The Hockeys Guide to Home Surveys

Posted on Tuesday, November 23, 2021

The Hockeys Guide to Home Surveys

Buying a property anywhere is a big commitment and buying a house in Cambridge even more so.

The picturesque buildings of Cambridge University, close proximity to London and high standards of living make it one of the most desirable and expensive places in the country to reside. House prices in Cambridge have continued to rise in the past 12 months, with the overall average price of a property reaching over £500,000 according to Rightmove – twice the national average.

If you are lucky enough to find your dream property and have an offer accepted, the last thing you want to do is shell out for unexpected essential home improvements once you move in. That’s where surveys come in. So, what is the purpose of a survey and which type should you go for? Read on for the answers!

What Is A Survey?

Put simply, a survey is an inspection of a property undertaken by an expert – a surveyor. It uncovers any issues with the house pre-purchase, so the buyer has an idea of any recommended or essential work that will need to be carried out.

Why Do I Need A Survey?

“It’s prudent to have a survey, whatever type of property you’re buying,” says Paul Muscutt, Director at Cambridge Chartered Surveyors and Property Consultants Westley and Huff.

“In most cases, buying a house is your biggest ever purchase, so you need to be sure about it. A survey gives peace of mind about the property you’re buying and also acts as a checklist about work that may need to be done to your home. Yes, it may cost a few hundred pounds initially, but it could save you in the long run.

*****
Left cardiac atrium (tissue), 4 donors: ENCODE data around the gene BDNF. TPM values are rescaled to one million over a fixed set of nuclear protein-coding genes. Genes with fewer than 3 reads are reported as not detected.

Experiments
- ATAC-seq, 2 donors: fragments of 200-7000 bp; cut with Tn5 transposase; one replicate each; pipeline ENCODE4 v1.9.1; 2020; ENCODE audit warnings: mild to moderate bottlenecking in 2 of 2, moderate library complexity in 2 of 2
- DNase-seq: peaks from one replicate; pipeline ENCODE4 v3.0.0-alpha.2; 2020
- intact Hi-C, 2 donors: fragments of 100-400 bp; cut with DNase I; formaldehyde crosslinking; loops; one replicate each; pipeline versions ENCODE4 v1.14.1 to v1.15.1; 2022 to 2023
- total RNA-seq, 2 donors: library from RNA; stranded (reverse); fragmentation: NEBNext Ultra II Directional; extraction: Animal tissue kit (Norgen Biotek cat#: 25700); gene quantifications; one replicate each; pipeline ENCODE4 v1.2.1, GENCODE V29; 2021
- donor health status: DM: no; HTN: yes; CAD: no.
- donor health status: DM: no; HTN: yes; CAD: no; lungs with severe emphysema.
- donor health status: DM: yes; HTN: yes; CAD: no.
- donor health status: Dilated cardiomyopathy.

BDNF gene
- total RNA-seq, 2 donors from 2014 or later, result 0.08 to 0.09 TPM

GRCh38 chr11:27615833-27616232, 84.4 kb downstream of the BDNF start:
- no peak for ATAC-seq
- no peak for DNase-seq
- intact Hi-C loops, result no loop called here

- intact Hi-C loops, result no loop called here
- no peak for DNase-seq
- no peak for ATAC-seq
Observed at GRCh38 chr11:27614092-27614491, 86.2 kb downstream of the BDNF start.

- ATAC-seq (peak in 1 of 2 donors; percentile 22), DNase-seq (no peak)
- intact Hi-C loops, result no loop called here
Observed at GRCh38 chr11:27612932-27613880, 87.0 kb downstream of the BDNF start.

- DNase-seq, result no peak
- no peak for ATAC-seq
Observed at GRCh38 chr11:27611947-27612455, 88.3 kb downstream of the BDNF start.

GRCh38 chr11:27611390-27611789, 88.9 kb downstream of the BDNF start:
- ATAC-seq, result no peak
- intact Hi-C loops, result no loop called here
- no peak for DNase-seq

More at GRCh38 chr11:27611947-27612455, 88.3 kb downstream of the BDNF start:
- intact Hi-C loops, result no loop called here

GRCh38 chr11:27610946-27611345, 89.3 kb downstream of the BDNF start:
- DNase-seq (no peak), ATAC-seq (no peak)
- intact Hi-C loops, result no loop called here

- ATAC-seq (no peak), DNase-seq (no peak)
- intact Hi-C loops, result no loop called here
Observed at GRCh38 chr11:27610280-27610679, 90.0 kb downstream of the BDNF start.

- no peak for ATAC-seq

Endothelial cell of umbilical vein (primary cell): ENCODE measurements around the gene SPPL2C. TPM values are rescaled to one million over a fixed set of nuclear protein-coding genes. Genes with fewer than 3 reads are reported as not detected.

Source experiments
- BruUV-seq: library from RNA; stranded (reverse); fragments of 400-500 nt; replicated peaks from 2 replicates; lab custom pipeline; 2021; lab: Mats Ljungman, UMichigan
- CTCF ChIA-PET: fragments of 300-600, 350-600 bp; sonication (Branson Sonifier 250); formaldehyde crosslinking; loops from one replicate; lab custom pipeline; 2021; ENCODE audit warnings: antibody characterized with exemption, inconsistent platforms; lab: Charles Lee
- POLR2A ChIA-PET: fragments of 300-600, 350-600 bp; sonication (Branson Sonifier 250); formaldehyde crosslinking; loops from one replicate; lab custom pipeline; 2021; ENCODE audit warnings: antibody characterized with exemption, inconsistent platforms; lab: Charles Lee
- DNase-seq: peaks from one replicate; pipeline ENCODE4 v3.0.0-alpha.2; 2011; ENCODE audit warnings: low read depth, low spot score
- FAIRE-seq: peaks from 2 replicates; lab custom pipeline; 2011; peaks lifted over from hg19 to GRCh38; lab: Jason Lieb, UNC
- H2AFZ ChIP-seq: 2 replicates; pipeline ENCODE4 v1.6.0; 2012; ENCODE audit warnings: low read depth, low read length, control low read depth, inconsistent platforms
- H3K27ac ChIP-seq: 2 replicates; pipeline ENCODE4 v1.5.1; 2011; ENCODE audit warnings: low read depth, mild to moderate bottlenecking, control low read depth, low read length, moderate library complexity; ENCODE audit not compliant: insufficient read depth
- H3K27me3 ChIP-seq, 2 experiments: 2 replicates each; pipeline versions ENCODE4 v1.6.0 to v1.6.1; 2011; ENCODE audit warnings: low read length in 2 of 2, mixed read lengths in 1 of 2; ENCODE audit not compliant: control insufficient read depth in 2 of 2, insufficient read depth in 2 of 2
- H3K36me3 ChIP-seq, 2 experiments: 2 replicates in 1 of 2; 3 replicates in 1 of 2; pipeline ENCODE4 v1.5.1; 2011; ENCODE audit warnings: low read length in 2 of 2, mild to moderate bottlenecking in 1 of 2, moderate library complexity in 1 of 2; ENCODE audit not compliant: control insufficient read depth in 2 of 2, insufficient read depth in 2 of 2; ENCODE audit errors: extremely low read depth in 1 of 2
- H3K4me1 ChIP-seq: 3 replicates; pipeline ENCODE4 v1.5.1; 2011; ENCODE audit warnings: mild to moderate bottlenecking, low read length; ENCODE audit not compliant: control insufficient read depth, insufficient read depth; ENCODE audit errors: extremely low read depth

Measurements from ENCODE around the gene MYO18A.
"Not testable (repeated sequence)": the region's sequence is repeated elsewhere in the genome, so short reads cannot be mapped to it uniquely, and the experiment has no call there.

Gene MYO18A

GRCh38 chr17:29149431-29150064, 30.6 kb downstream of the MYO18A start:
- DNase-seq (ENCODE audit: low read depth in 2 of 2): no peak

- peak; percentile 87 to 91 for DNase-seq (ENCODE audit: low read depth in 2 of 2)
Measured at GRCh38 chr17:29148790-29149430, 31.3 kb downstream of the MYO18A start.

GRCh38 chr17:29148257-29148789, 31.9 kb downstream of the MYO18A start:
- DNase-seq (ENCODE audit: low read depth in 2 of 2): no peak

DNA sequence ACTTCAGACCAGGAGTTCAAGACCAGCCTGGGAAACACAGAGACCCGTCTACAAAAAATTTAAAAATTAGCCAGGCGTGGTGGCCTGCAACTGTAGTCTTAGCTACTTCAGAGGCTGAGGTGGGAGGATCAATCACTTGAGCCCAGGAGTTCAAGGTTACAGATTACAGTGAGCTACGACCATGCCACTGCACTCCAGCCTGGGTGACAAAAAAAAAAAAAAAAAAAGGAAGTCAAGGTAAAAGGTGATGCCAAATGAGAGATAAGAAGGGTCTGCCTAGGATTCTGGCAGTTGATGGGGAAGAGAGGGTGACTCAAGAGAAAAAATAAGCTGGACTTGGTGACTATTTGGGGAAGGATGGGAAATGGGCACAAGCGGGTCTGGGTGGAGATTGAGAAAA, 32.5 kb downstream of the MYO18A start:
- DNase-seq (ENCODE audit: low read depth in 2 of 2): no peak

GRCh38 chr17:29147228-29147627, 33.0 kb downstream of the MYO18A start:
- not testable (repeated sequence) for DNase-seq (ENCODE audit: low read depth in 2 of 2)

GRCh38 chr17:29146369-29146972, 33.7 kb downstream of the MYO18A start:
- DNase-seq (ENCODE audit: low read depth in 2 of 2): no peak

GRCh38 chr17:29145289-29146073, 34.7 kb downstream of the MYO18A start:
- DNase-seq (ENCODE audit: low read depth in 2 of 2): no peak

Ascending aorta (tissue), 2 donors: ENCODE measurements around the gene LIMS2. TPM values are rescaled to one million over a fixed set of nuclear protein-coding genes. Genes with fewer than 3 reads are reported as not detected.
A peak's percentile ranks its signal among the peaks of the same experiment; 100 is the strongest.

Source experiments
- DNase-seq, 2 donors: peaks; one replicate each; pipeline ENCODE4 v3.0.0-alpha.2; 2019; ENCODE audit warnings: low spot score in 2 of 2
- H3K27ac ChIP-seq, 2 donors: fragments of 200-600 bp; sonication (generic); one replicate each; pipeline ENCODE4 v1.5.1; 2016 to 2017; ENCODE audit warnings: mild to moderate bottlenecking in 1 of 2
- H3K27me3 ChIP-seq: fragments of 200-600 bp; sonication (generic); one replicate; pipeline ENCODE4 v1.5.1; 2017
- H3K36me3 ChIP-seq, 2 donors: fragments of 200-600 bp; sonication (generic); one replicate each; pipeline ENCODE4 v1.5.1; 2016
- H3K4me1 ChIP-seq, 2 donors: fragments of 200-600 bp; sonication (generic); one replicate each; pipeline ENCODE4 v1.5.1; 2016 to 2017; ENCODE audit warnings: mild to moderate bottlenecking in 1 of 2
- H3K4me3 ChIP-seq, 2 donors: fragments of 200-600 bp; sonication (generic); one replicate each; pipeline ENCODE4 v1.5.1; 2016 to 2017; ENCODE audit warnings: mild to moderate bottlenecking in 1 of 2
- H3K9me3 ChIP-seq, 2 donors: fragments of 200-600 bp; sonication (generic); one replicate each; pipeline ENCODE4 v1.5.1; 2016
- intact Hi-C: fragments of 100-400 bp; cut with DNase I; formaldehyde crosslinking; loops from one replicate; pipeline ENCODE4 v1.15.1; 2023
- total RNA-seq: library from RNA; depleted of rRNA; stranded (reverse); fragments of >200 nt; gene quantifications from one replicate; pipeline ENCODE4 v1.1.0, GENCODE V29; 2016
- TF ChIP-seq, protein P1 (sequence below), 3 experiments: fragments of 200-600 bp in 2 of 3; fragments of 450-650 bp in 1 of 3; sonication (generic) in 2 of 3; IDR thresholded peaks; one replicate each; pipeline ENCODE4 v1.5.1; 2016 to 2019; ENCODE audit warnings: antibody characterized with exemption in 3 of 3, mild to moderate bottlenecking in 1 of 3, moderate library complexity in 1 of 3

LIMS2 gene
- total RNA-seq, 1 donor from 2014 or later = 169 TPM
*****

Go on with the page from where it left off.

“Pre-Covid, a valuation survey would be undertaken by the lender, but the pandemic has made desktop valuations more commonplace - so it is more important than ever to instruct your own survey to ensure an expert has checked the property before purchase.”

So, what are the different types of survey, and which one should you opt for?

Level 1 – House Valuation Survey

“This isn’t strictly speaking a survey” says Muscutt. “It is more a valuation for a mortgage company or bank.”

“It’s really to show the lender that, should the buyer default on their mortgage payment, the asset is valuable enough for them to retrieve their investment - it will highlight any major problems which are likely to affect the value of the property, but won’t go into great depth about the condition of the house.”

Level 2 – Homebuyers Report

“A homebuyers report is more comprehensive than the house valuation survey,” according to Muscutt.

“It starts at the top of the building and works its way down, with the surveyor making comments on the general conditions of each part of the house – this includes the roof, chimney, gutters, wall and windows. It won’t go into minute detail, but it will provide a general overview and highlight areas of concern.

“A homebuyers report is generally speaking for houses of a fairly modest side and modicum of age as well – typically from the 70’s upwards.”

Level 3 - Building Survey

Muscutt explains: “A building survey is generally regarded for much older properties that have a higher chance of having significant defects - such as grade 2 listed or Victorian buildings.

“It goes through a similar process to a homebuyers report, but the surveyor is onsite for much longer and can delve much more deeply into the bones of the property including the structure, adding photos to illustrate findings - which isn’t a feature of a homebuyers report.”

Post-Survey Support

Once the survey is complete, the surveyor will compile the report and send it on to the client.

“With a level 2 and level 3 survey, we will speak with the client after we’ve delivered the report just to take them through it step by step” says Muscutt.

“We try and filter out the jargon so each client understands exactly what the report is saying - we will then discuss the findings before referring the client to local specialists who can carry out the necessary work if required.”

In summary then, a survey isn’t as complicated or scary as its sounds – and the smart advice? Have one done!